Explore the Garden
Mighty and beautiful old stone walls, behind which an enchanted garden thrives. This is the Vandeleur Walled Garden – once the private garden of Kilrush House, ancestral home to the landed gentry Vandeleur family in the early 19th Century. Here, a horticultural medley of trees, flowers and plants make a garden that offers you a fascinating glimpse into the past combined with a beautiful, re-designed look for a new generation of garden lovers.
Once forgotten, the Vandeleur Walled Garden underwent restoration work in 1997 and today invites you to enjoy a rich array of unusual and exotic plants that thrive in the area’s uniquely western-latitude micro-climate.
Gracious gravel paths lead you around the massive tree collection, unusual water features and a tapestry of floral wonder.
Magnolias, Acacias, Acers, oaks, monkey puzzle trees, bamboo, ferns, banana trees and Hydrangeas are all part of the visual extravaganza.
To visit the garden is also an opportunity to relive the outdoor lifestyle of the Vandeleur period – as the whimsy of a unique, horizontal maze gives way to a charming summer house, elegant Victorian glass house and a fascinating display of agricultural machinery of the time.
Here is a space to explore, walk, discover and feel inspired by all it has to offer: a reminder that while times change, nature’s story goes on.
The West Wall (North End)
Be sure to see the Sarcococca confuse – the first plant to be replanted in the garden by Peter and Wendy Vandeleur of Australia. This nestles alongside white flowering shrubs and herbaceous plants including Eucommia bicolour, Pseudowintera colorata and Libertia grandiflora.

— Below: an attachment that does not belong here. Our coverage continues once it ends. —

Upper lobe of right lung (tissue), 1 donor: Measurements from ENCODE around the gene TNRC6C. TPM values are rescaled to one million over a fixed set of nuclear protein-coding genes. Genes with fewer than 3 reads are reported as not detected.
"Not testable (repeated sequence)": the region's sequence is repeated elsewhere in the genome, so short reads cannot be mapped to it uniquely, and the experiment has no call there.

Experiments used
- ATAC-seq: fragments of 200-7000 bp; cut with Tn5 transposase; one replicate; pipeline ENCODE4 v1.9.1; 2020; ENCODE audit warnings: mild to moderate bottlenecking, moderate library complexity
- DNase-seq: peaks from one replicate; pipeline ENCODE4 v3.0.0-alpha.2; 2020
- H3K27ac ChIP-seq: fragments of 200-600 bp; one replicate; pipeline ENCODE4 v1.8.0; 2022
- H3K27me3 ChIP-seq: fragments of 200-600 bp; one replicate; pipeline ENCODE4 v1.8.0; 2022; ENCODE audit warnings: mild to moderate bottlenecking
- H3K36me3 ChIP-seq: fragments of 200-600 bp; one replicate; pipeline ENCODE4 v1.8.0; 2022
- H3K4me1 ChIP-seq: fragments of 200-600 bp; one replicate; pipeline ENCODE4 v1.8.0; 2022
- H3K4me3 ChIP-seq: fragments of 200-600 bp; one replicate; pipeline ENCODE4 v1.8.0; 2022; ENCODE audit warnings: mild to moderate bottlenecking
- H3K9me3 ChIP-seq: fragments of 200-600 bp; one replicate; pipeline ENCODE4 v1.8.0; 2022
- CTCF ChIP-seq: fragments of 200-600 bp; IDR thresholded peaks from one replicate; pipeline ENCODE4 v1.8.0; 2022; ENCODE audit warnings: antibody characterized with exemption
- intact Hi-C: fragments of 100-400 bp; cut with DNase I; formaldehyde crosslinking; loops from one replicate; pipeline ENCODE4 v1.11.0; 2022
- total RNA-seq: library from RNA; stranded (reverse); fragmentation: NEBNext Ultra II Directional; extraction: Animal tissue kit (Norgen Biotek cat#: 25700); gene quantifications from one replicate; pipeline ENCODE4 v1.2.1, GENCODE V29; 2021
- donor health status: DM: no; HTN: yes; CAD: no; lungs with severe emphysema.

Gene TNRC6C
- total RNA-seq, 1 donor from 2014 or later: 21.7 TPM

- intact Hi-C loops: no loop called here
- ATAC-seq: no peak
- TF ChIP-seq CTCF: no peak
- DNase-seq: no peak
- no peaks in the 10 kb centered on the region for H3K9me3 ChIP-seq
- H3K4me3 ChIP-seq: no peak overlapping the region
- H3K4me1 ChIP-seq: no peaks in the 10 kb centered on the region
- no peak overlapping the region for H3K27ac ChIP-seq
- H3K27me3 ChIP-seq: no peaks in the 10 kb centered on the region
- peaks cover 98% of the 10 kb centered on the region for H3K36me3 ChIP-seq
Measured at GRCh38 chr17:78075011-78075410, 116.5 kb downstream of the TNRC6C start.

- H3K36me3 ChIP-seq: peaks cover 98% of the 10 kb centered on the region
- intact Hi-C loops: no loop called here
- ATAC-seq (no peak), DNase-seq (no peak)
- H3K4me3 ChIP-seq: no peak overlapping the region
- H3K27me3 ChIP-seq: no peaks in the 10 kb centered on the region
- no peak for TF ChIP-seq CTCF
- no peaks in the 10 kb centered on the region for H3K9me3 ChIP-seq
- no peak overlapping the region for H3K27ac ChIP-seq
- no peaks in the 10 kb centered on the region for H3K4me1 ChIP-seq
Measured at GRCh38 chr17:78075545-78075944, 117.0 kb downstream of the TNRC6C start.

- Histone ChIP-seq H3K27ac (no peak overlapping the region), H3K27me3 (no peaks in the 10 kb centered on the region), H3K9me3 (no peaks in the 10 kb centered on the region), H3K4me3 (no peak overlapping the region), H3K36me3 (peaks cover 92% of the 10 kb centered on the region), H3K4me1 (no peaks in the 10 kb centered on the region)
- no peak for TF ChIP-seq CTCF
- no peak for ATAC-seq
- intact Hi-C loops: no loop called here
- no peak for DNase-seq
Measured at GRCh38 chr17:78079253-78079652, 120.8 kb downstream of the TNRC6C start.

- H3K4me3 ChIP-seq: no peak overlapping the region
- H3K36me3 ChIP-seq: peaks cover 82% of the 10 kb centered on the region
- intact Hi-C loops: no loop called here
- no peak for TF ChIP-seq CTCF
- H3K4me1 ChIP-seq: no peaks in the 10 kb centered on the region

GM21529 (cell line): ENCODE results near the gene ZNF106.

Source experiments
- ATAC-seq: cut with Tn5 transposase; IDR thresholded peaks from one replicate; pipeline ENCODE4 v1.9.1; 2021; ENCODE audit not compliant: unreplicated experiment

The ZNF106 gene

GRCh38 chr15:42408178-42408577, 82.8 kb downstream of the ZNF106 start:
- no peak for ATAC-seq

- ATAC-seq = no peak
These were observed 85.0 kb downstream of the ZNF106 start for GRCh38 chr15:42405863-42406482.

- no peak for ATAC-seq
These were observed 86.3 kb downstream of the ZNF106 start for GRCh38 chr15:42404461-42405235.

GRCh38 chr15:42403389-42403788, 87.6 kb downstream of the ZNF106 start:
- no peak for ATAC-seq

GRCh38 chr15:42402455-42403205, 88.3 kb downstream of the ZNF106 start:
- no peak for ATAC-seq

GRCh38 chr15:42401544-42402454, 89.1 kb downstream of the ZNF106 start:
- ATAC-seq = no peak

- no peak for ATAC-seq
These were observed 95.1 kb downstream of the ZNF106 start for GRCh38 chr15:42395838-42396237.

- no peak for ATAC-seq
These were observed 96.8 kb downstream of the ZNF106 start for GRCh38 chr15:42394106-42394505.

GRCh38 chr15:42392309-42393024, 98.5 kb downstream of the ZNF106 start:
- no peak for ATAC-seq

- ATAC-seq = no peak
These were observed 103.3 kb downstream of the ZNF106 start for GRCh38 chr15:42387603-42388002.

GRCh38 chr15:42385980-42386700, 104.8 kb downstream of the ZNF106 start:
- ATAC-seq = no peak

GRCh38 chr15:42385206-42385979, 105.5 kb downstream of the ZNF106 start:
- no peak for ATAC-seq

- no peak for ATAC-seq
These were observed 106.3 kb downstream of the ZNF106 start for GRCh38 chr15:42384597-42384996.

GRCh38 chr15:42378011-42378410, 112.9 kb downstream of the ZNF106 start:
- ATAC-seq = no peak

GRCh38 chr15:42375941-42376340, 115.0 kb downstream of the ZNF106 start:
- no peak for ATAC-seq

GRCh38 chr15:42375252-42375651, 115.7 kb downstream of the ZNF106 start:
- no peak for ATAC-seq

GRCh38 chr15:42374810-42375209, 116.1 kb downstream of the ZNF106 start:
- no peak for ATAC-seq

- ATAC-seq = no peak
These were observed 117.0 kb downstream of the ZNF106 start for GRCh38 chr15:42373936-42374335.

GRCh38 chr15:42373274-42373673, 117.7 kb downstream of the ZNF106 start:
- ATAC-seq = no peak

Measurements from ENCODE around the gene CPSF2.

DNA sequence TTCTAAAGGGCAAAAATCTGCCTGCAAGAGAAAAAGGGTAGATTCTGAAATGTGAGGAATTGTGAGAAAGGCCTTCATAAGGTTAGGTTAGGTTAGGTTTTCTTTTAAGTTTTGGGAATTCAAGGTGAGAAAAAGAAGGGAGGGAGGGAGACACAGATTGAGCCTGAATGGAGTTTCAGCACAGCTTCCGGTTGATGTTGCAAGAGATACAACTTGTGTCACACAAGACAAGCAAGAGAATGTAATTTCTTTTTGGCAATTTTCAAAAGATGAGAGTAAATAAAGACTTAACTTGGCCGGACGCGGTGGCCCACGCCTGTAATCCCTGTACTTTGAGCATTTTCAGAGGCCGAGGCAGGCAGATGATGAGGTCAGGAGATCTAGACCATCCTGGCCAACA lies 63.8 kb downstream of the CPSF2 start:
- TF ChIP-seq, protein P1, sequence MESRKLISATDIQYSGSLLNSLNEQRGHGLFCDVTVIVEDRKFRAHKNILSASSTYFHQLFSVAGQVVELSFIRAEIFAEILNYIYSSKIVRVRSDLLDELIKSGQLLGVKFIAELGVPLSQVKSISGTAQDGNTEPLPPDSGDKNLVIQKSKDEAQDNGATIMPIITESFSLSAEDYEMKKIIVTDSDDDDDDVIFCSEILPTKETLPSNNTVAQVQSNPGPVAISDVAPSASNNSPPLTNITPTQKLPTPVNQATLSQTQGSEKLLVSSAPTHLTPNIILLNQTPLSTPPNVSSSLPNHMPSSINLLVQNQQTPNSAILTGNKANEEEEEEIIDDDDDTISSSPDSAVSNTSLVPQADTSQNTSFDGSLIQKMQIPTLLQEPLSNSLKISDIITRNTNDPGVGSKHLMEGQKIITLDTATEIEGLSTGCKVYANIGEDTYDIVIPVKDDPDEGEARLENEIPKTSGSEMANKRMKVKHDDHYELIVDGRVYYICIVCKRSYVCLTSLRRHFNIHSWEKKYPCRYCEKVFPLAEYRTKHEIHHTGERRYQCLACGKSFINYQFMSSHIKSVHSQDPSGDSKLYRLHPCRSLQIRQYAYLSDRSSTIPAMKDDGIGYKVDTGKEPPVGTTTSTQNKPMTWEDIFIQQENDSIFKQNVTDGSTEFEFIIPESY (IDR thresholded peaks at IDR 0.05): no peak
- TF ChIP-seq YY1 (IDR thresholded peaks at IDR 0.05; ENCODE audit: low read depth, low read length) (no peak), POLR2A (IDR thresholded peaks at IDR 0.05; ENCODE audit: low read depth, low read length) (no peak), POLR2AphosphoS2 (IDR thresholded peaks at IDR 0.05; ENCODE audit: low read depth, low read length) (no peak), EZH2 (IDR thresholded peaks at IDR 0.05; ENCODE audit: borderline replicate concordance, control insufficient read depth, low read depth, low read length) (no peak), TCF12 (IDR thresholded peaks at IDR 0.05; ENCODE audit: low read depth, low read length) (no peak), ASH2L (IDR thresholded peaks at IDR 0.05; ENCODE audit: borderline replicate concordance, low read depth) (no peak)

A catchment area for water for the original garden.
The North Wall (West and East End)
A fascinating selection of tender plants along this border such as Acacia baileyana ‘Purpurea’ and Musa basjoo (banana).
The site of the original lean-to glasshouse. The old iron pipes protruding from the wall tell us that this building was heated – to help grow fruit and cut flowers.
The garden’s microclimate is perfect for this tender species, native of New Zealand.
The perfect vantage point from which to take in the many views of the garden. The house is wheelchair accessible.
An unusual ‘flat’ maze, this is often the stage for many of the garden’s outdoor events.
The false red door half way along the South Wall border marks the location of the original main garden entrance into the garden, from Kilrush House. The beech trees here have been unusually trained into espalier style (growing flat against the wall).
An exceptional collection of trees from the beautiful oak and mountain ash to the quirky monkeypuzzle tree.
A nod to the old family, incorporated into a port-hole feature as part of the garden’s new design.
“A garden to walk in and immensity to dream in – what more could he ask? A few flowers at his feet and above him the stars.” Victor Hugo